GDC lets smaller game makers take the stage, opening the door for different, bolder, and sometimes downright strange games to find an audience without having to share the spotlight with the multi-million dollar hype train conducted by a new Call of Duty or Uncharted.
That’s why we hope to see a slew of small-team darlings at this year’s GDC, from newcomers to seasoned vets in the indie scene. Whether it’s to announce a new game, show off the secret sauce behind their talents, or give first-time developers words of advice/warning/encouragement, we can’t wait to take a peek behind the proverbial curtain of game creation.
On a more specific note, we’d love a surprise appearance from Gone Home developer The Fullbright Company, whose mysterious follow-up game Tacoma is fast approaching its spring 2017 release.
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4. Nintendo Switch snags more developers
After culling back its in-person presence at conventions - going so far as to only show one game at last year’s E3 - it’s nice to see Nintendo on the exhibitor list for GDC 2017.
While the gaming giant's efforts may wind up being just an extension of the Switch's marketing push, we'd like to see Nintendo use GDC as an opportunity to demonstrate the console’s viability to developers, ensuring it won’t come out of the gate running on empty.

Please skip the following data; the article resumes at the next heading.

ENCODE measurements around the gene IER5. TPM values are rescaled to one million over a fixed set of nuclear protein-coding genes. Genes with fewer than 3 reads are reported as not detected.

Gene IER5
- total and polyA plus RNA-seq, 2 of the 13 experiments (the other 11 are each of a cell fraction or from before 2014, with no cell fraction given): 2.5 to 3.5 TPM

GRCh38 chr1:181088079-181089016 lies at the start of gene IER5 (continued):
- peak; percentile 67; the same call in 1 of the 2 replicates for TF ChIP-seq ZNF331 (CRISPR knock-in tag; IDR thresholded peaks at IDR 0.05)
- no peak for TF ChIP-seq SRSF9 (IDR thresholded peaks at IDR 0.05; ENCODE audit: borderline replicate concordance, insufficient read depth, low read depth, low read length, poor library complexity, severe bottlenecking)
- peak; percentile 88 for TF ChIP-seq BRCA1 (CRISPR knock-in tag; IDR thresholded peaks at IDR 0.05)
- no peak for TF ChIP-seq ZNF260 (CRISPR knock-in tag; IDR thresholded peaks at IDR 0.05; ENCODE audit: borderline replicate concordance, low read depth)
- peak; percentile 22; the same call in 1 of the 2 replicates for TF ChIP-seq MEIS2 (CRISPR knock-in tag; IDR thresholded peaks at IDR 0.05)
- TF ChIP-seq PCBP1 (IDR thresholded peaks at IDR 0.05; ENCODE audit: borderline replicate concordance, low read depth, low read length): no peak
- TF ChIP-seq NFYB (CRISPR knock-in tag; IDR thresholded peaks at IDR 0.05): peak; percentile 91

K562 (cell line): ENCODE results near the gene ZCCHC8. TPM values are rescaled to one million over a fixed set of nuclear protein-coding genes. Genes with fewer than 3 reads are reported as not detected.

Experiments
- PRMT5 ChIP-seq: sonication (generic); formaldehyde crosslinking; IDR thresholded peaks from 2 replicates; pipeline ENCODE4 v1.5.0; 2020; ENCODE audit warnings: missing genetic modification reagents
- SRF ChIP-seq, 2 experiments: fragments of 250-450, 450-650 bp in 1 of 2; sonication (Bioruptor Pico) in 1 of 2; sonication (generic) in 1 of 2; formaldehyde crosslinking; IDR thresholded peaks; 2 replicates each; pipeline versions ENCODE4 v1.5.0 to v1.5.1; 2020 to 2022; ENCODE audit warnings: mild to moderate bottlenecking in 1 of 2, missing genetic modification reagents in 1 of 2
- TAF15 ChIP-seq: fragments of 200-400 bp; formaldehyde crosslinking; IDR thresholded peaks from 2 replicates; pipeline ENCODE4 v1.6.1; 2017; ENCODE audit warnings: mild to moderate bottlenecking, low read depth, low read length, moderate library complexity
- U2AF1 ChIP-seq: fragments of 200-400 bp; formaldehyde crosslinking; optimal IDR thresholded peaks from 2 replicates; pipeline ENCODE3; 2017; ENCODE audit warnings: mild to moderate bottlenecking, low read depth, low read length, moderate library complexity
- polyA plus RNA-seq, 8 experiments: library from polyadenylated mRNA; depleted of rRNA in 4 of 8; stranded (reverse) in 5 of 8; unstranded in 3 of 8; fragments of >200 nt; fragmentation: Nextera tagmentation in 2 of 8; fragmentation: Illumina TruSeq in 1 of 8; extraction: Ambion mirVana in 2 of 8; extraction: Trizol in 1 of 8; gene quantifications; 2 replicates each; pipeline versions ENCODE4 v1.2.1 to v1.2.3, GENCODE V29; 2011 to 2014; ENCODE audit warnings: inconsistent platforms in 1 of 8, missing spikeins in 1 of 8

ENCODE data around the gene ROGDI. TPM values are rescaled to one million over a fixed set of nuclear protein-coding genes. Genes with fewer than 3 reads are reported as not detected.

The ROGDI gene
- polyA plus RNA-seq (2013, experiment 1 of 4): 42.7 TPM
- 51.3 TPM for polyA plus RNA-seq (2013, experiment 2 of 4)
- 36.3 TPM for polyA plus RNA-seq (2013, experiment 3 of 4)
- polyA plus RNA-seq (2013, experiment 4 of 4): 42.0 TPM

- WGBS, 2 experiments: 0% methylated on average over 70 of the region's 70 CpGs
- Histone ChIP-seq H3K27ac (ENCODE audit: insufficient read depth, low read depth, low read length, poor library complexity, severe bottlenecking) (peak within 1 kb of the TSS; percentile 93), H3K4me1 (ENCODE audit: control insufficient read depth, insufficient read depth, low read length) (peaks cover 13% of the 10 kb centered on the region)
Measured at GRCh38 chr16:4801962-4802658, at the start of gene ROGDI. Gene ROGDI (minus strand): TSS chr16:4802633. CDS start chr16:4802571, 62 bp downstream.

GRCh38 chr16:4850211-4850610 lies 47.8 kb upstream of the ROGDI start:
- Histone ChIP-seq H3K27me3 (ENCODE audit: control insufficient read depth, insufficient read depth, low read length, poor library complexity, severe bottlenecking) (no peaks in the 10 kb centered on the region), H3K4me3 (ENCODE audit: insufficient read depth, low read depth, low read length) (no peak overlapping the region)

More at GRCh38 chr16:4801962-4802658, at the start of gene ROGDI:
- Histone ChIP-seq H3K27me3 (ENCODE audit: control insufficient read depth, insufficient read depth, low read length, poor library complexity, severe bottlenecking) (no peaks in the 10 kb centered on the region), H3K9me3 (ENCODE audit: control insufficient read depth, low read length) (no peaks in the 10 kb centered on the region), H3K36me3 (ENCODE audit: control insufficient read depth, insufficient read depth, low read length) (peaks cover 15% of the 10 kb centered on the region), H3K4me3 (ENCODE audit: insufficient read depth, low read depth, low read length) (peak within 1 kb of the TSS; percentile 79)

Built on Nvidia hardware, the Nintendo Switch could potentially be one of the easiest platforms to ever develop for given the chip maker’s experience with graphics standards from its long-running like of PC graphics cards, and its production know-how with the Android-powered .
That said, both Nintendo and Nvidia have kept mum on what the guts of the latest system entail, but if Switch is truly a welcome home for developers, it falls upon Nintendo to make that known.
We're not asking for anything as grand as announcing a brand-new IP or a sequel that would more likely merit its own Nintendo Direct livestream, but we think showing developers how to take full advantage of the Switch’s hardware could bolster third-party support for the system - something its predecessor, the Wii U, .
5. What's the future of 'spectator' gaming?
In recent years, one of the biggest trends has been the rise of playing video games for spectator enjoyment, falling everywhere from YouTube and Twitch users earning a living playing games online to speedrunning events like raising over $2 million for cancer research to ESPN airing the Street Fighter V World Championships during last year’s EVO fighting game tournament.
What we’re excited to see at GDC 2017 is how game developers are responding to this new, rapidly growing arena for consuming games.
How are big-money eSports scenes handling their burgeoning popularity? What can - or should - developers do to make games more appealing during a livestream or TV broadcast? What are some fun and plausible ways for an audience to participate during a livestream?
We’re keen to learn how platforms like Twitch.tv and YouTube Gaming (and, to a lesser extent, Facebook Live) are adapting to these growing audiences, as well as how they can make beaming out your gaming achievements to viewers not just faster and easier, but also safe and legal.
There will be hours upon hours of knowledge shared in the halls of GDC in just a few days, and as gaming gains a bigger stake in public consciousness, we can’t wait to see how game publishers - from the well-established to the next big indie newcomer - handle the changing ways people enjoy electronic entertainment.
- GDC is the same week as MWC 2017, one of the biggest tech shows of the year!